While the secondary market has its advantages, there are also some risks involved. Fortunately, you can avoid them if you know what to look for. One of the main problems with the secondary market is counterfeiting. There are shady businesses out there that try to trick customers into thinking they’re buying an original piece when they’re really looking at a knockoff. When you can only see a couple of small images on an e-commerce website, it can be difficult to confirm that you’re getting what you’re looking for. Be careful when you browse secondary e-commerce markets and look into the sellers to make sure they’re legitimate.


Holiday Returns

Thanks to an abundance of significant sales and lengthy shopping lists, the holiday season is a spending frenzy. Unfortunately, not everyone likes what they get as gifts, which means the post-holiday season weeks are more of a returning frenzy. Some products will have been opened from their original packaging and some will still be sealed; some will be returned to the original seller, and others will be sold through the secondary market. The time following the holidays makes significant contributions to the secondary market, especially on the e-commerce level.


Benefits of the Secondary Market

  • Attractive Deals — Informed consumers are always looking for the best deals, and the secondary market is often where to find them. Used products command a smaller price than brand new products, even if the used ones are still in mint condition. People browse through online resell websites like eBay, Amazon, and Etsy to find the best deals on the products they’re looking for. There are also physical retailers like consignment shops and thrift stores where people can find used materials at low prices.


People near boxes


In the reverse direction, the secondary market can be beneficial to businesses that specialize in reselling rare or limited edition items. Collectible items go up in value over time, and the secondary market provides a platform for sellers to connect with collectors who might be interested in these hard to find products. These same sites like eBay and Amazon offer attractive deals for both buyers and sellers.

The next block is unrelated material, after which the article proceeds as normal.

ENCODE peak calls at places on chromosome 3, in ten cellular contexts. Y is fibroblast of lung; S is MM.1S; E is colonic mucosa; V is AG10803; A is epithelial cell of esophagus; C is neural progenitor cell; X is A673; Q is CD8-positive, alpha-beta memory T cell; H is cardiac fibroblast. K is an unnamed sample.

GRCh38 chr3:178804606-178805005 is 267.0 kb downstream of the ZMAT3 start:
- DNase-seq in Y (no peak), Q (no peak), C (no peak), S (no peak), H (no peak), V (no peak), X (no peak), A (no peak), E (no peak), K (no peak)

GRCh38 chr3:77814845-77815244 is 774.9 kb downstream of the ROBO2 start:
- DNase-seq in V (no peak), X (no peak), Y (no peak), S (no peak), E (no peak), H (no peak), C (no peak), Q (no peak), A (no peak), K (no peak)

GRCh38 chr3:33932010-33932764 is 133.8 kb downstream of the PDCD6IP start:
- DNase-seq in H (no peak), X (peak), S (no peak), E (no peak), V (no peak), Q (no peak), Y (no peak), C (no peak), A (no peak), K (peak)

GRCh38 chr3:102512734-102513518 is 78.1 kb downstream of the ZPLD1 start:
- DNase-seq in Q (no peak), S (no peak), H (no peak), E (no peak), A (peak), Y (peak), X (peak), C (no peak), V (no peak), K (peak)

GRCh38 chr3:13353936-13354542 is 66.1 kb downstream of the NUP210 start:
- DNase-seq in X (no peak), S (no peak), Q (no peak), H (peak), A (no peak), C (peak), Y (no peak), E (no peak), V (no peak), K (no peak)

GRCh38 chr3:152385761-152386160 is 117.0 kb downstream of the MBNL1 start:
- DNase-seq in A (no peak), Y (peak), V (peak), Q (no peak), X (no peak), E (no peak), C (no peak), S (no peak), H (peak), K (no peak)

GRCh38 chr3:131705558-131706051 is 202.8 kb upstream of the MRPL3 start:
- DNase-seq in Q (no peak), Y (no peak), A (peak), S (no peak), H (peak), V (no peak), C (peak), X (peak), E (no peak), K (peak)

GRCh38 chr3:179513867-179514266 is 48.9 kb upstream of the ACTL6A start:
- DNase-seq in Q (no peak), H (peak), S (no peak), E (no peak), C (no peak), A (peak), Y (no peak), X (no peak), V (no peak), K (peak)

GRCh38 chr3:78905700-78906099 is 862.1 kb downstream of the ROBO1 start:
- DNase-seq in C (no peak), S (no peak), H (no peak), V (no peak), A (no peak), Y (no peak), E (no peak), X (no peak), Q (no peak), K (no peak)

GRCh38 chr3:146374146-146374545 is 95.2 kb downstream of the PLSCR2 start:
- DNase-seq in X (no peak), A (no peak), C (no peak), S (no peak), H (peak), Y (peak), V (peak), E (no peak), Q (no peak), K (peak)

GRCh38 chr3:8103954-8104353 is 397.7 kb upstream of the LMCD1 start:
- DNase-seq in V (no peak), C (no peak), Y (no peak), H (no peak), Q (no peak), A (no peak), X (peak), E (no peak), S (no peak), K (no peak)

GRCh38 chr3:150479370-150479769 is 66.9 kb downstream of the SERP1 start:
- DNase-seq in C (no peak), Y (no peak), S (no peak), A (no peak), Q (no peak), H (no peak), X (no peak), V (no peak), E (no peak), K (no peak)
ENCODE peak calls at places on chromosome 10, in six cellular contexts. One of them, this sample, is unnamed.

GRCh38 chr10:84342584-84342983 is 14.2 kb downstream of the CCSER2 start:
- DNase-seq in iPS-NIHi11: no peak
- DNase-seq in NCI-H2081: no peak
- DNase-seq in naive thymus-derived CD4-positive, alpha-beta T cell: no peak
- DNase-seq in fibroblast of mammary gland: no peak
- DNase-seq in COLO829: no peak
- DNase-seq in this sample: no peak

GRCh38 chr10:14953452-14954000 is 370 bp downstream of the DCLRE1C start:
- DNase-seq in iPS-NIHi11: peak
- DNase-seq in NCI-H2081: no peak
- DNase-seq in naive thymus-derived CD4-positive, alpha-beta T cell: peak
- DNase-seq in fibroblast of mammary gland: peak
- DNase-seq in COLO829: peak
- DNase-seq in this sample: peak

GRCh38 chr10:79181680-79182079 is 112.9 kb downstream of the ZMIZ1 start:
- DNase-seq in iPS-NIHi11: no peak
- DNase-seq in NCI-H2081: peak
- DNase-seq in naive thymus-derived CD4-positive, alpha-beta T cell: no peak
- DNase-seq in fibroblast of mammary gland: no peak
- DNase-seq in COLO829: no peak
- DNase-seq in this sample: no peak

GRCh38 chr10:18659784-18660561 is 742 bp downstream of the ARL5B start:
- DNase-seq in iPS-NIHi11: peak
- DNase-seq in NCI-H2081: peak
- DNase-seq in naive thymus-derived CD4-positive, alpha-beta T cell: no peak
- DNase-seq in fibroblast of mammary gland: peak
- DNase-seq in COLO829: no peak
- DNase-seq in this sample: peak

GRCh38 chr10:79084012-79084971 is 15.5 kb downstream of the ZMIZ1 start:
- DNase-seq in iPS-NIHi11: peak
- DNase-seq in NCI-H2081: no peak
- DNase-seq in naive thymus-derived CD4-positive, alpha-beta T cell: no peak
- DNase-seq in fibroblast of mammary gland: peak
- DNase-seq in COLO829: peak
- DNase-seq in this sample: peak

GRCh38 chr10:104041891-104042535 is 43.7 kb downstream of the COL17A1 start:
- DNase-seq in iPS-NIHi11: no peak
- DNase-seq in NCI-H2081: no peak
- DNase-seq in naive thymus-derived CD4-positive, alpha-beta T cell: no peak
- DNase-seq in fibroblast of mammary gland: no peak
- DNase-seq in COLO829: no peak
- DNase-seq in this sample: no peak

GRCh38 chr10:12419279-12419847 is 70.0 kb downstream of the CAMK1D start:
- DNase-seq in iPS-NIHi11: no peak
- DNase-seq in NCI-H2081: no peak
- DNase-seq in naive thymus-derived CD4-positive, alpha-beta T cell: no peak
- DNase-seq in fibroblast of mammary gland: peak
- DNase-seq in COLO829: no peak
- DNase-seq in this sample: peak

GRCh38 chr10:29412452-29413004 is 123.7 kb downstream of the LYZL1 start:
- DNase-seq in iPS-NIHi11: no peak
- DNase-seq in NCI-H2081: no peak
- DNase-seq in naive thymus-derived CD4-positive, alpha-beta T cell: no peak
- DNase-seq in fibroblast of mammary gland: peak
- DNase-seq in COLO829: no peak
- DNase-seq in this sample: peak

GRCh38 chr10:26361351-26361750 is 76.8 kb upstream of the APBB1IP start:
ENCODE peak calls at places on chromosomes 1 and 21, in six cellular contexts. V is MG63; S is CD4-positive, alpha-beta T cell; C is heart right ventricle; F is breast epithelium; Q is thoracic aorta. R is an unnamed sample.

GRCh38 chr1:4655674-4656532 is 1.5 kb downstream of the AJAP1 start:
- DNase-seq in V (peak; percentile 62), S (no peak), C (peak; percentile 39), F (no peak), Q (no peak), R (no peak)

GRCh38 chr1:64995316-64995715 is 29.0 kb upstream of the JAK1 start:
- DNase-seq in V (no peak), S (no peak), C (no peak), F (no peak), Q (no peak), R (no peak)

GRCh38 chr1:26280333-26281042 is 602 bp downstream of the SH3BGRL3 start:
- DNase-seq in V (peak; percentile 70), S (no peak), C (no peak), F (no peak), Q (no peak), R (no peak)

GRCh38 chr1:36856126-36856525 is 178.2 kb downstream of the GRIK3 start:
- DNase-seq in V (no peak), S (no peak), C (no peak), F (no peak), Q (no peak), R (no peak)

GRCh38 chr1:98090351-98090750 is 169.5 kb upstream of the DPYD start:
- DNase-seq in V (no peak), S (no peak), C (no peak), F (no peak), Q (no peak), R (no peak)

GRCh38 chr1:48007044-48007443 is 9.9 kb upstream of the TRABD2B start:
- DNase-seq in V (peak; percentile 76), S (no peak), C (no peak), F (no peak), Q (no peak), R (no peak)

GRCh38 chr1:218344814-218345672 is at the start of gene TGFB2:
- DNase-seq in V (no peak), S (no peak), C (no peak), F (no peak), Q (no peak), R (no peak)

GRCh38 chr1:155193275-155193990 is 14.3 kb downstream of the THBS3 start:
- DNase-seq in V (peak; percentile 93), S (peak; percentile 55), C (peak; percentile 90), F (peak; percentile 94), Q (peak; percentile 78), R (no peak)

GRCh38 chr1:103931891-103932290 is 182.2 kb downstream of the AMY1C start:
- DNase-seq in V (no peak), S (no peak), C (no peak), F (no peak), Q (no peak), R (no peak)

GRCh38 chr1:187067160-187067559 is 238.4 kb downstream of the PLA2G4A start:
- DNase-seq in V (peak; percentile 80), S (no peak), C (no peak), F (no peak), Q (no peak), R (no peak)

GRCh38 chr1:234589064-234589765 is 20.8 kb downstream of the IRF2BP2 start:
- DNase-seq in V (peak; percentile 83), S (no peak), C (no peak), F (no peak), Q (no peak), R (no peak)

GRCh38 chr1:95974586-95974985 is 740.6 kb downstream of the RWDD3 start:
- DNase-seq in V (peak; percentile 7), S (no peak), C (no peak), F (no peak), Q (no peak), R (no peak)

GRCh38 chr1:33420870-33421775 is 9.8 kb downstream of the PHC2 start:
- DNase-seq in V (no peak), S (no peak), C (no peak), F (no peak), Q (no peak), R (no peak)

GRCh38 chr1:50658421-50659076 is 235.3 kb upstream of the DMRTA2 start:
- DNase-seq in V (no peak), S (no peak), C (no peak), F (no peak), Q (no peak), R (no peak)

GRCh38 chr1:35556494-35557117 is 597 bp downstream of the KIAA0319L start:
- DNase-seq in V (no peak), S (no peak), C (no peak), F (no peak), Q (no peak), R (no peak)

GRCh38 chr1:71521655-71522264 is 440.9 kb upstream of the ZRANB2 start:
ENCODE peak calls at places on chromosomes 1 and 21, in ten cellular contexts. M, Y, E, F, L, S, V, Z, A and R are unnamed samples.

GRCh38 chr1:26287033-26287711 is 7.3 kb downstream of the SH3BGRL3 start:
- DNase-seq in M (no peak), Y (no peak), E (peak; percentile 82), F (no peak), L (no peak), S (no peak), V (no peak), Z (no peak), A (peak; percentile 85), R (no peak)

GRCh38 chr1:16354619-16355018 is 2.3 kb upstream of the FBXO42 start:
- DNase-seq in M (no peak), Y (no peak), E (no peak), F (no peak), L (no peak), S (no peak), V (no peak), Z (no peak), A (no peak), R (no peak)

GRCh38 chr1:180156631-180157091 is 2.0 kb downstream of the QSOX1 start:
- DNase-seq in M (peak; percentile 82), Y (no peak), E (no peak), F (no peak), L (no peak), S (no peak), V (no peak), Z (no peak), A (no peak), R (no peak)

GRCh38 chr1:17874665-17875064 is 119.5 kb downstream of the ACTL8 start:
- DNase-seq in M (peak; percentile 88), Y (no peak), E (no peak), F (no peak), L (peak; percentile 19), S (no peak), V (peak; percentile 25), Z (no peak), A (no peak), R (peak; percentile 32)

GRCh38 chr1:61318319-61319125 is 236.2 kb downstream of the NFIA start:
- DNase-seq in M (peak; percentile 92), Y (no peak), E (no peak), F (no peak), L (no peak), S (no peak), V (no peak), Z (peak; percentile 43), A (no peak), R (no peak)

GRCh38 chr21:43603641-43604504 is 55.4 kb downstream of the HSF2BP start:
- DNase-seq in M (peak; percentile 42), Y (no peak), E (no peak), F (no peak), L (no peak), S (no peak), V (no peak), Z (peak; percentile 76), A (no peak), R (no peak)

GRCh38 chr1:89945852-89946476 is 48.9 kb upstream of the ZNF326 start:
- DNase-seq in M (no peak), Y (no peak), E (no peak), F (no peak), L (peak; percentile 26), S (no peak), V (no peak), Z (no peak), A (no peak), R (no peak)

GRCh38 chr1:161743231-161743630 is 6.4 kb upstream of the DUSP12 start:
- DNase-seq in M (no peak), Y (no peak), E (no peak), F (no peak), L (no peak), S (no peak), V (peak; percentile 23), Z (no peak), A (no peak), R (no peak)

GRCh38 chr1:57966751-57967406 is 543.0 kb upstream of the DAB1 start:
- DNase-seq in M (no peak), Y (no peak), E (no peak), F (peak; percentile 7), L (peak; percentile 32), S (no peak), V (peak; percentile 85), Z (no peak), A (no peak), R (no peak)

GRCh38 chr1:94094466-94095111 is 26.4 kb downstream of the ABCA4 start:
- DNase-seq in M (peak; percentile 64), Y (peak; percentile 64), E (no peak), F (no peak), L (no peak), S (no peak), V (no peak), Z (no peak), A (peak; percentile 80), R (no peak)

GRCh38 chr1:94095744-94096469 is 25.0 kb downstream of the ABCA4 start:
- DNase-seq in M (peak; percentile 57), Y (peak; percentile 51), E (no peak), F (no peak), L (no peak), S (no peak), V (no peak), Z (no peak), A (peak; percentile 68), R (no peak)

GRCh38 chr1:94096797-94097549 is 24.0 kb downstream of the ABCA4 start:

• Greener Practices — Believe it or not, the secondary market does good things for the environment. A secondary market is essentially a form of recycling: A person buys a product, uses it, and then sells it to someone else, and the cycle continues on from there. When existing products remain in circulation, it takes less virgin material to create new ones and keeps useful materials from going to landfills. This minimizes our impact on the planet and reduces our carbon footprint, all while providing consumers with better deals.

  • Better Brand Image — There’s a lot that businesses can do to influence the secondary market, particularly regarding their own products. Some companies will even create their own outlets where customers can buy used or returned products at discounted prices. Buying from a trustworthy source is preferred, and it makes customers more confident in their purchases. There are few things more frustrating than purchasing a product online only to find out it’s a knockoff and doesn’t work nearly as well, and this method eliminates the chances of that happening.


Being involved in the secondary market also looks good for your brand. It shows that environmental friendliness is part of the company’s philosophy, and it never hurts to have your business associated with green practices. Some customers specifically seek out companies that care about the environment and exclusively work with green companies.


Whenever something is bought and then sold again to a new buyer, it’s the secondary market that’s in action. Secondhand tickets, leftover promo products, and used cars are common examples, and e-commerce plays an important role in getting them back into circulation. The secondary market may offer consumers better deals while protecting the environment and bolstering your brand’s public image, so it’s a win-win across the board.